Like tall nettles, thistles, takes ideas about life from nature.
The defiant character of the plant is emphasized in the very first word ("Against") of this poem. They not only resist all animal ("rubber tongues of cows") and human ("hoeing hands of men") attempts to destroy them but even attack the natural world, indicated by the words "spike the summer air". Further, they make it difficult for themselves to reproduce because their seed-pods open only under 'pressure'.
Every plant, without exception, is similarly defiant, according to the second stanza. Moreover, it is determined to revenge itself upon whatever destroyed the parent plant. The violence of its determination is expressed in the term "resurrection". This paradox, that it brings forth life in death, gives it a mythic quality and makes it seem an otherworld species. Its unremitting and unfeeling hostility is conveyed by the words "grasped fistful of splintered weapons", that refer to its many sharp thorns, which can inflict painful wounds.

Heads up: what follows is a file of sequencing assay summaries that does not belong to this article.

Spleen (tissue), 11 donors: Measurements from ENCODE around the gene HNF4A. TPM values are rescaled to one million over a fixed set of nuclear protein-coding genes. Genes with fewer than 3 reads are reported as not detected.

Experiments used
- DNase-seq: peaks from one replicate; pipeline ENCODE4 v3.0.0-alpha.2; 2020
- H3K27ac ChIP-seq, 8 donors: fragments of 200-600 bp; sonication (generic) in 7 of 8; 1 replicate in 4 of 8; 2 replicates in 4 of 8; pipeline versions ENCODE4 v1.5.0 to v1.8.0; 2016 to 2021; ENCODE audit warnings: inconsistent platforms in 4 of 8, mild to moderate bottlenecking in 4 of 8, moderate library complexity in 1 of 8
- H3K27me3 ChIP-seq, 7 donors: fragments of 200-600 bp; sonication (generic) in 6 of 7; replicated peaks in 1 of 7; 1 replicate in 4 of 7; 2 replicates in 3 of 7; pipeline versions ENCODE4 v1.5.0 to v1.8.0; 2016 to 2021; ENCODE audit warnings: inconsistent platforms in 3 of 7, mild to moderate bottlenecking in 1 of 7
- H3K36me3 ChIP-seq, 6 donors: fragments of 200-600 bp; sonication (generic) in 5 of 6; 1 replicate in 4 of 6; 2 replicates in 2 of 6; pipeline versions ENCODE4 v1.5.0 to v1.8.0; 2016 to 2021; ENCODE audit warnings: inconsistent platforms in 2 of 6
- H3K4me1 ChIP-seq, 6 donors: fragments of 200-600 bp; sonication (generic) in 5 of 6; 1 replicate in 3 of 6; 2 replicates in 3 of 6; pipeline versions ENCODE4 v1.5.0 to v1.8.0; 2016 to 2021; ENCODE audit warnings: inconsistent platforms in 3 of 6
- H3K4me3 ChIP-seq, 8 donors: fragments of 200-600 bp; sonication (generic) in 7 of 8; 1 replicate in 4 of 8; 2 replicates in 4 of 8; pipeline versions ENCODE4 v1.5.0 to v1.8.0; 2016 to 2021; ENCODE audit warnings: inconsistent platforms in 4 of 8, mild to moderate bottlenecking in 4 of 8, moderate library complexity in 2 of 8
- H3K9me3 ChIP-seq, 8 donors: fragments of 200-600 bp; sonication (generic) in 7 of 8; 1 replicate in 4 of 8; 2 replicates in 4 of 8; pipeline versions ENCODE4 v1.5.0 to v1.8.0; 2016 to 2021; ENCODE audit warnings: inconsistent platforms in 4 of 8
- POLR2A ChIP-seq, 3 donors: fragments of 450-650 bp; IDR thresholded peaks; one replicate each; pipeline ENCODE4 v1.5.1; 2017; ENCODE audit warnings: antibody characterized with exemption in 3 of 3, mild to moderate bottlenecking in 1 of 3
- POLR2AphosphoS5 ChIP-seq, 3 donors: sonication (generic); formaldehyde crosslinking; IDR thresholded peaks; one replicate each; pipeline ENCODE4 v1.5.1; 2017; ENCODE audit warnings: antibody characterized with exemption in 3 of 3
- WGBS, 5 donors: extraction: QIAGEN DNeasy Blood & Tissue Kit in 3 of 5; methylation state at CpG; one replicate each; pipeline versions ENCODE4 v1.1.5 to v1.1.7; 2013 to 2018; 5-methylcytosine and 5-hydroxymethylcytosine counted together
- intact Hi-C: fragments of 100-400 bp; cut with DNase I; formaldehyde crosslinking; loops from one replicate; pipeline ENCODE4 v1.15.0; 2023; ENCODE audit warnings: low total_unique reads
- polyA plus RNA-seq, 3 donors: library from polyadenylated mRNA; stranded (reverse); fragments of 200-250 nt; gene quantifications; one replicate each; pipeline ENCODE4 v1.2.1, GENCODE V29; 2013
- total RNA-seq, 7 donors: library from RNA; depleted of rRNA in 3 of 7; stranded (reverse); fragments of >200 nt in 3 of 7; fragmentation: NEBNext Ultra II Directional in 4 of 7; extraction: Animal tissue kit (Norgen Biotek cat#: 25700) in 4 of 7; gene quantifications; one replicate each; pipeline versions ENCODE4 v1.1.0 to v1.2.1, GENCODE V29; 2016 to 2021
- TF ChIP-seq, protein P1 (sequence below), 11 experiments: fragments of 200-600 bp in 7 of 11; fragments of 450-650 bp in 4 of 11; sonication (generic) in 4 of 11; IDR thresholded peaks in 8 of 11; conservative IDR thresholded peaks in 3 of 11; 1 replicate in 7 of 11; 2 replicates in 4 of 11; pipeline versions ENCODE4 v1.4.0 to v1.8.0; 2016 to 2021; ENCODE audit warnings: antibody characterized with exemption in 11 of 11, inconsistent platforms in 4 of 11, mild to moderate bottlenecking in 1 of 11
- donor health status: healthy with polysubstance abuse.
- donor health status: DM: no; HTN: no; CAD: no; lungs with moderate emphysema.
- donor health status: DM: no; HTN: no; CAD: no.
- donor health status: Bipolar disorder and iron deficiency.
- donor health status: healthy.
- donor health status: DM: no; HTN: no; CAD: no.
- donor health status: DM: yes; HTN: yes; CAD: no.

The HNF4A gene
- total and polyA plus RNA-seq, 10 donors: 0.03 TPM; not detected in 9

The poet further emphasizes the fierceness of the thistle by linking it to those legendary warriors, the Vikings, who came from the cold Scandinavian countries and raided the coasts of northern and western Europe from the eighth to the tenth centuries. He does this explicitly in the words "Icelandic" and "Vikings" but also indirectly through reference to the origins of the word "thistle" (which, with the word "Viking", derives from Old Norse or Icelandic, the language of Norway and its colonies down to the 14th century). He even suggests thistles are a means of revenge used by the Vikings against those who took their lives so many centuries ago. The long-dead bodies of Vikings have resisted assimilation and complete disintegration in foreign soul and they still exist as a "stain", or have merely "decayed". The thistles...